In the United States, Uber has spent millions on its campaigns and hired lobbyists in all 50 states.
In Portland, Oregon, city council passed a so-called ride-sharing law by a 3-2 vote last year, but the experience left a sour taste for politicians.
Commissioner Steve Novick voted in favour of the bylaw. Journalist Joseph Rose of The Oregonian wrote: “I don’t like Uber,” Novick said, noting that one of the company’s executives recently advocated hiring investigators to dig up dirt on journalists who scrutinize the company. “But we’re not voting today on whether we like Uber. We’re voting on whether we’re going to allow a different business model to operate.”
Montreal Mayor Denis Coderre has been unequivocal, saying Uber is illegal and declaring at the Quebec hearings that taxi owners should be compensated if the government decides to deregulate the industry.
Quebec government has given mixed signals regarding Uber, implying the service is here to stay but must operate within a legal framework. According to The Gazette, Transport Minister Jacques Daoust ordered the company to stop its illegal activities and open its books to Revenue Quebec at the recent public hearings. Uber refused.
What should the government do?
It should level the playing field to ensure fair competition, applying the same rules for all. Either force Uber to use legal taxis or if the government wants to deregulate the industry, than it must buy back taxi permits at pre-Uber prices. Uber should pay for the permit buy-back as a penalty for months of law-breaking. The government should also compensate all taxi drivers for lost revenue due to unfair competition by a law breaker. Meanwhile, everyone must pays taxes, have adequate insurance, and have their vehicles subjected to same mechanical inspections every six months. The rate system should be the same for all too. If Uber can vary it fares, so should taxis.
The government should protect consumers by outlawing price gouging. When users need a taxi most, during a storm, crisis (in some U.S. states Uber reportedly has a price surge cap during a crisis) or even Christmas, it is immoral to increase fares by 300 to 800 per cent. Those increases are exaggerated under any supply and demand circumstance. Should supermarkets increase the price of goods during storms?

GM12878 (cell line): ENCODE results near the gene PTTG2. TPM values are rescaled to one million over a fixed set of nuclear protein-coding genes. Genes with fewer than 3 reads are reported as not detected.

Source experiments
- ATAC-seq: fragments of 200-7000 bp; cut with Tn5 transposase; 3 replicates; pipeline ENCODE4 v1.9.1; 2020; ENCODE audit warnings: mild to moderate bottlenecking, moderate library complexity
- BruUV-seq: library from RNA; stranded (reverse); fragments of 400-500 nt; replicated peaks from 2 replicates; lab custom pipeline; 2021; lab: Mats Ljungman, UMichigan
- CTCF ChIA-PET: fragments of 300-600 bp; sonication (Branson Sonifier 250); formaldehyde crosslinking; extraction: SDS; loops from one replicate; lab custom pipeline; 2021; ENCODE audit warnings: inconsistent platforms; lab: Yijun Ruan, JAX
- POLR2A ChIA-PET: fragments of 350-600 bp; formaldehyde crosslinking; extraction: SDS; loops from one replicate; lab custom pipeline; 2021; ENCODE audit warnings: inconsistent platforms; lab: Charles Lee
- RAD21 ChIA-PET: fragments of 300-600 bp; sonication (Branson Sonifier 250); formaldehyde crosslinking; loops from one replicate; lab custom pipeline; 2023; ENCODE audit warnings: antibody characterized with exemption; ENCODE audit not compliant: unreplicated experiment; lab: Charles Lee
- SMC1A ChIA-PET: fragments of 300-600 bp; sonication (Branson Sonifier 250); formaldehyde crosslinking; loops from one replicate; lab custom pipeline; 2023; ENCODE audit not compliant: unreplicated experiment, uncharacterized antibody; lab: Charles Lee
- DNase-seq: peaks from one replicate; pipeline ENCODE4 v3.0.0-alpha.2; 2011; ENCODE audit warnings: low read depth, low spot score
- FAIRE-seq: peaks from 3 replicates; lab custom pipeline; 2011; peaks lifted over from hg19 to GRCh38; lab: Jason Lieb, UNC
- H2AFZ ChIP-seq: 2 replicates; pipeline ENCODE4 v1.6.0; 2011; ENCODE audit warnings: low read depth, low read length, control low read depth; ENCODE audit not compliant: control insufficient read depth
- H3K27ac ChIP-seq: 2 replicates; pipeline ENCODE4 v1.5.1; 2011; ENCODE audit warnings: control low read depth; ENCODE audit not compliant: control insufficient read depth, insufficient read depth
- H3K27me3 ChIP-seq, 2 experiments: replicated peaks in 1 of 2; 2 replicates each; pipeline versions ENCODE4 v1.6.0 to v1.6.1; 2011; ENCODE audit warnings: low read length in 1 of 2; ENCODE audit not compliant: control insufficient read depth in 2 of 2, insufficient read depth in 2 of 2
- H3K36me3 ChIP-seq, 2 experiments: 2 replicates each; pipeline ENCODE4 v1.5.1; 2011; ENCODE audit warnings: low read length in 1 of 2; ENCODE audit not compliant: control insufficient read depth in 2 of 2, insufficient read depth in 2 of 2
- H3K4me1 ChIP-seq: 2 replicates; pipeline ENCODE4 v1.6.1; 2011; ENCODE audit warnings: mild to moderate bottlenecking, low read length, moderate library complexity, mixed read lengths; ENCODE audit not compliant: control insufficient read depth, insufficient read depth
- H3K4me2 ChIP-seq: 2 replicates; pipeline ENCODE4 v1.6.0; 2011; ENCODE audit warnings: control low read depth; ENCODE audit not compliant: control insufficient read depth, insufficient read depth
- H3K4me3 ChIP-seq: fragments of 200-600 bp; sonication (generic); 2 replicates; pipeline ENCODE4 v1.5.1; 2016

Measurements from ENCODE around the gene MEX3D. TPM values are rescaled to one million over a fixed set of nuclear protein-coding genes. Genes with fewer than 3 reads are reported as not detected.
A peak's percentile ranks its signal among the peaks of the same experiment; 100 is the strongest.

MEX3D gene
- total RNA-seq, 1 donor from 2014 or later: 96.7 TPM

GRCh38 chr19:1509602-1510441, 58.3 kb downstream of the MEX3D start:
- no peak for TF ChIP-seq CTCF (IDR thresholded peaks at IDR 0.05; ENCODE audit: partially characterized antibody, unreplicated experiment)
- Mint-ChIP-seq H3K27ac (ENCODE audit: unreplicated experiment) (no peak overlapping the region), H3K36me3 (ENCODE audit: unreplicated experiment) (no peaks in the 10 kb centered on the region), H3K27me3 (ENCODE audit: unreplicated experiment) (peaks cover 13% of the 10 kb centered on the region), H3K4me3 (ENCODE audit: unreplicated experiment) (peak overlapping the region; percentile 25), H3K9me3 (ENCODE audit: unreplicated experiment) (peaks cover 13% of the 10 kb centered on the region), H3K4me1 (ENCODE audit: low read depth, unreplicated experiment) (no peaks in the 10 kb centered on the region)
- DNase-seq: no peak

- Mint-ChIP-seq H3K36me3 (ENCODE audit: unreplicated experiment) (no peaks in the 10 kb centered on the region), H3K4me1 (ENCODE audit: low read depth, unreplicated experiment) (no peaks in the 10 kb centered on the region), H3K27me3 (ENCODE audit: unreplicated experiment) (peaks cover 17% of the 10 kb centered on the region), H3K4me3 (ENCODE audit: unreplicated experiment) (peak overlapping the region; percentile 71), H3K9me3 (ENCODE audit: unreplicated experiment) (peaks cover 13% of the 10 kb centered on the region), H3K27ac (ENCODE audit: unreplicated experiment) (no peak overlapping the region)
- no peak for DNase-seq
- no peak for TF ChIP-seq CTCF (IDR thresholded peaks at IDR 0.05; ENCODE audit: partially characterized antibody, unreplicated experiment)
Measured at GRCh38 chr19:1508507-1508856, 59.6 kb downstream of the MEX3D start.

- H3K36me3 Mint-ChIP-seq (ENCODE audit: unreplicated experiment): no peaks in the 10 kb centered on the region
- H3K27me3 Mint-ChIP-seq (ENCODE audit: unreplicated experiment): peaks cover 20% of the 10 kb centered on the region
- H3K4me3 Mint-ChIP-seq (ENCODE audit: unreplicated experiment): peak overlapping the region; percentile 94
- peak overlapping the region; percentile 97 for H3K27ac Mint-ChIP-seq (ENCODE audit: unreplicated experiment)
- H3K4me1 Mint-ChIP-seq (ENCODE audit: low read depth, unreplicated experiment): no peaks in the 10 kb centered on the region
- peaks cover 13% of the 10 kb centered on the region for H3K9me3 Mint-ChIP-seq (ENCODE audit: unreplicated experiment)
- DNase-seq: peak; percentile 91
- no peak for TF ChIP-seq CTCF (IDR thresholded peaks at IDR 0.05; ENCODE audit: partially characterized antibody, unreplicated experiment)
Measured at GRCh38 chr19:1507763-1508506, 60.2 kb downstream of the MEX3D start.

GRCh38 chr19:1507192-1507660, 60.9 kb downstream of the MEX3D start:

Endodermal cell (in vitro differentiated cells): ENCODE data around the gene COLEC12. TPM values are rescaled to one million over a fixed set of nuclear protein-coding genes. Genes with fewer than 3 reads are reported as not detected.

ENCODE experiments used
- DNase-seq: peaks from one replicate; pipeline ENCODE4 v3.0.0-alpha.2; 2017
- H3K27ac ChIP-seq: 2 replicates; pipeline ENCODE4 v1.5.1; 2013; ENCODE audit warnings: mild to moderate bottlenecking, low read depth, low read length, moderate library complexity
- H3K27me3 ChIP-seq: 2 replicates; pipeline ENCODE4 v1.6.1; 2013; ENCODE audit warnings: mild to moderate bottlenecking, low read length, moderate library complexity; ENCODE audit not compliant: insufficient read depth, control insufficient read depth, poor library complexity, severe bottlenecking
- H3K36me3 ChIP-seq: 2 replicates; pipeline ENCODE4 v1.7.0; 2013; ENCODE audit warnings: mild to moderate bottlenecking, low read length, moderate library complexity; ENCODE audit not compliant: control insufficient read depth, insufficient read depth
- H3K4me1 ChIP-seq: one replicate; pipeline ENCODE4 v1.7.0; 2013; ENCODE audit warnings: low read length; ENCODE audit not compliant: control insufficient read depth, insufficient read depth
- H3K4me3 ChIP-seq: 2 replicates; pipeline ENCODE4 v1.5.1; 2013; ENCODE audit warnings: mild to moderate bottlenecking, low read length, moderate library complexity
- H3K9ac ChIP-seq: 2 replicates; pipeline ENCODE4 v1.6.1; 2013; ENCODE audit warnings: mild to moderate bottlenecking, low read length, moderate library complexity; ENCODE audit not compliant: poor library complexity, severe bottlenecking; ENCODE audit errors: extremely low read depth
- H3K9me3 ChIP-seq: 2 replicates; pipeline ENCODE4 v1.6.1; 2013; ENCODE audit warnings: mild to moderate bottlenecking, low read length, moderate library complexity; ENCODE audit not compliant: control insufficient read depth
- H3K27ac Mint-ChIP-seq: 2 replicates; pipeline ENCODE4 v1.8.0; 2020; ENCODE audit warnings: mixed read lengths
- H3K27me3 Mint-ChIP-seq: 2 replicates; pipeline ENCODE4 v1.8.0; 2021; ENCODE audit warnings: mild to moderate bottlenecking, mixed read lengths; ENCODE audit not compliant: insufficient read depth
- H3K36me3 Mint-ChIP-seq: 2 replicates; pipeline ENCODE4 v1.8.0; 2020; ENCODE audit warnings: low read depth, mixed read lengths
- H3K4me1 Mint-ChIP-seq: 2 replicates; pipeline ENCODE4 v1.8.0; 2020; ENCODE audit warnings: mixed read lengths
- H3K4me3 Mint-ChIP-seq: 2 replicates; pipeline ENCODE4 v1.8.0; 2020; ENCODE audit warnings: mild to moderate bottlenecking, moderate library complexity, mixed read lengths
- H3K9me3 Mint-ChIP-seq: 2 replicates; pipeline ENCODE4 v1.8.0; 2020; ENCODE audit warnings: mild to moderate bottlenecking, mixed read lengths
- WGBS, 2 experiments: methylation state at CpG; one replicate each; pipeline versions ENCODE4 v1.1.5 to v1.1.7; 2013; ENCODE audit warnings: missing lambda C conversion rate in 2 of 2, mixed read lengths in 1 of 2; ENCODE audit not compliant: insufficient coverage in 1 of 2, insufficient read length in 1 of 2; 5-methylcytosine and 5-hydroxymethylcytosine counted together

The government should also ensure that all taxi drivers, including Uber drivers, are treated fairly and protected under labour laws. In other markets, Uber drivers have been reportedly “deactivated” when they protested Uber rate drops. Also in other markets, reports indicate Uber’s financial partners leased cars to drivers who found themselves saddled with debt and trapped with payments they could hardly meet.
Why I am concerned with the plight of Uber drivers? Because, despite the semantics, they are taxi drivers and I know how hard it is to make a living as a cabbie, working long, sometimes dangerous hours for a meagre return. I remember how hard my father worked, and the expense and effort it took to keep his cab going. But he was owing to no one.
Uber drivers are owing to Uber. And Uber is unapologetically driven by profit, with no moral sense of responsibility to its drivers or the communities it serves. Consumers benefit now, but let those 800 per cent price surges be a warning. Should Uber replace the legions of small taxi-monopolies with a global monopoly of its own, how high will computer generated prices rise then?
(In all fairness to Uber, it faces competition of its own from other so-called “ride sharing” companies, like Lyft, offering free rides to new clients and for referrals. They also compete for drivers. But Lyft’s reported estimated valuation of $4-billion pales to Uber’s $60-billion plus. And Lyft operates mostly in North America versus Uber’s global presence. )
According to Forbes magazine, “It only took Uber five and a half years to surpass the valuation of 107-year-old General Motors.” At that rate, in a few years it will rival Quebec’s annual $100-billion budget.
That growth, combined that with Uber’s blatant disrespect for local laws and politicians makes it one scary giant on the road to global market domination in my books. Someone must stand up to them, before it’s too late.
According to The Gazette, Quebec Transport Minister Jacques Daoust told an Uber representative at the public hearings in the National Assembly: “You’re in the house where we make laws and what you’re saying is: ‘Until I like the laws I won’t respect them,’ and for me, sir, that’s unacceptable. We will be the ones to impose a model on you.”
Maybe someone just did.
The Journal de Montréal reported that Daoust is expected to table legislation regarding the taxis issue at the end of the month and a vote is expected in June. ■
Charles Abramovici is a Montreal playwright and freelance writer.
To see our pro-Uber article, click here.